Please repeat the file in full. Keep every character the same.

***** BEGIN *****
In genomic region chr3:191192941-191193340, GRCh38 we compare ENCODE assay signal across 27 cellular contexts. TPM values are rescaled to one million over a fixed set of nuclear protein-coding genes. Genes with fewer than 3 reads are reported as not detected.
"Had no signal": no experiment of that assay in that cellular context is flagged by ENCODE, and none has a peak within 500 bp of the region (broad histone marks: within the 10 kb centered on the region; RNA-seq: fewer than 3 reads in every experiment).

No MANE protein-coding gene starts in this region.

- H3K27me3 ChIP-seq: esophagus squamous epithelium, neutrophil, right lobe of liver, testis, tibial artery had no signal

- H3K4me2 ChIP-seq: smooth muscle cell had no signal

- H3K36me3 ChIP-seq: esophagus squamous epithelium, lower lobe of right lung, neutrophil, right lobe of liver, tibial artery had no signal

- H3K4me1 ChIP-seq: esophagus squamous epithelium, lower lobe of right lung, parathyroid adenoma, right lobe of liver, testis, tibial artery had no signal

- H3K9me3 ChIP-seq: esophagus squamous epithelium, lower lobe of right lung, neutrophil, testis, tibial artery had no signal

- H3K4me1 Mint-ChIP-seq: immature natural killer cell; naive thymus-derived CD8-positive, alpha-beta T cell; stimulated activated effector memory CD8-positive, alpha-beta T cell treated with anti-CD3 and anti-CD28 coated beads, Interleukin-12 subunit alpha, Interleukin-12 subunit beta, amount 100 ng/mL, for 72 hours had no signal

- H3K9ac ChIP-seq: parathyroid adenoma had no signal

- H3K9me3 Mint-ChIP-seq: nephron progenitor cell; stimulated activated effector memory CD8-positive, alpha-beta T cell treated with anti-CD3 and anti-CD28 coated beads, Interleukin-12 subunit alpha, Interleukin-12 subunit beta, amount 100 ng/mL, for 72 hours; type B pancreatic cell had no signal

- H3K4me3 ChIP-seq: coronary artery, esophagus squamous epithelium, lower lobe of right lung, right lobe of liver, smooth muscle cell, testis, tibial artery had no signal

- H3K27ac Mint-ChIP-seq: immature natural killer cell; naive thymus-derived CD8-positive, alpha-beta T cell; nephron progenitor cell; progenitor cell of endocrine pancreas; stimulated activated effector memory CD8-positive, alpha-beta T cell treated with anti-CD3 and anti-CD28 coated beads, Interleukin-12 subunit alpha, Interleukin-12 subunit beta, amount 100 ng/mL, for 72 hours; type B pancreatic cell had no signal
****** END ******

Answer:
In genomic region chr3:191192941-191193340, GRCh38 we compare ENCODE assay signal across 27 cellular contexts. TPM values are rescaled to one million over a fixed set of nuclear protein-coding genes. Genes with fewer than 3 reads are reported as not detected.
"Had no signal": no experiment of that assay in that cellular context is flagged by ENCODE, and none has a peak within 500 bp of the region (broad histone marks: within the 10 kb centered on the region; RNA-seq: fewer than 3 reads in every experiment).

No MANE protein-coding gene starts in this region.

- H3K27me3 ChIP-seq: esophagus squamous epithelium, neutrophil, right lobe of liver, testis, tibial artery had no signal

- H3K4me2 ChIP-seq: smooth muscle cell had no signal

- H3K36me3 ChIP-seq: esophagus squamous epithelium, lower lobe of right lung, neutrophil, right lobe of liver, tibial artery had no signal

- H3K4me1 ChIP-seq: esophagus squamous epithelium, lower lobe of right lung, parathyroid adenoma, right lobe of liver, testis, tibial artery had no signal

- H3K9me3 ChIP-seq: esophagus squamous epithelium, lower lobe of right lung, neutrophil, testis, tibial artery had no signal

- H3K4me1 Mint-ChIP-seq: immature natural killer cell; naive thymus-derived CD8-positive, alpha-beta T cell; stimulated activated effector memory CD8-positive, alpha-beta T cell treated with anti-CD3 and anti-CD28 coated beads, Interleukin-12 subunit alpha, Interleukin-12 subunit beta, amount 100 ng/mL, for 72 hours had no signal

- H3K9ac ChIP-seq: parathyroid adenoma had no signal

- H3K9me3 Mint-ChIP-seq: nephron progenitor cell; stimulated activated effector memory CD8-positive, alpha-beta T cell treated with anti-CD3 and anti-CD28 coated beads, Interleukin-12 subunit alpha, Interleukin-12 subunit beta, amount 100 ng/mL, for 72 hours; type B pancreatic cell had no signal

- H3K4me3 ChIP-seq: coronary artery, esophagus squamous epithelium, lower lobe of right lung, right lobe of liver, smooth muscle cell, testis, tibial artery had no signal

- H3K27ac Mint-ChIP-seq: immature natural killer cell; naive thymus-derived CD8-positive, alpha-beta T cell; nephron progenitor cell; progenitor cell of endocrine pancreas; stimulated activated effector memory CD8-positive, alpha-beta T cell treated with anti-CD3 and anti-CD28 coated beads, Interleukin-12 subunit alpha, Interleukin-12 subunit beta, amount 100 ng/mL, for 72 hours; type B pancreatic cell had no signal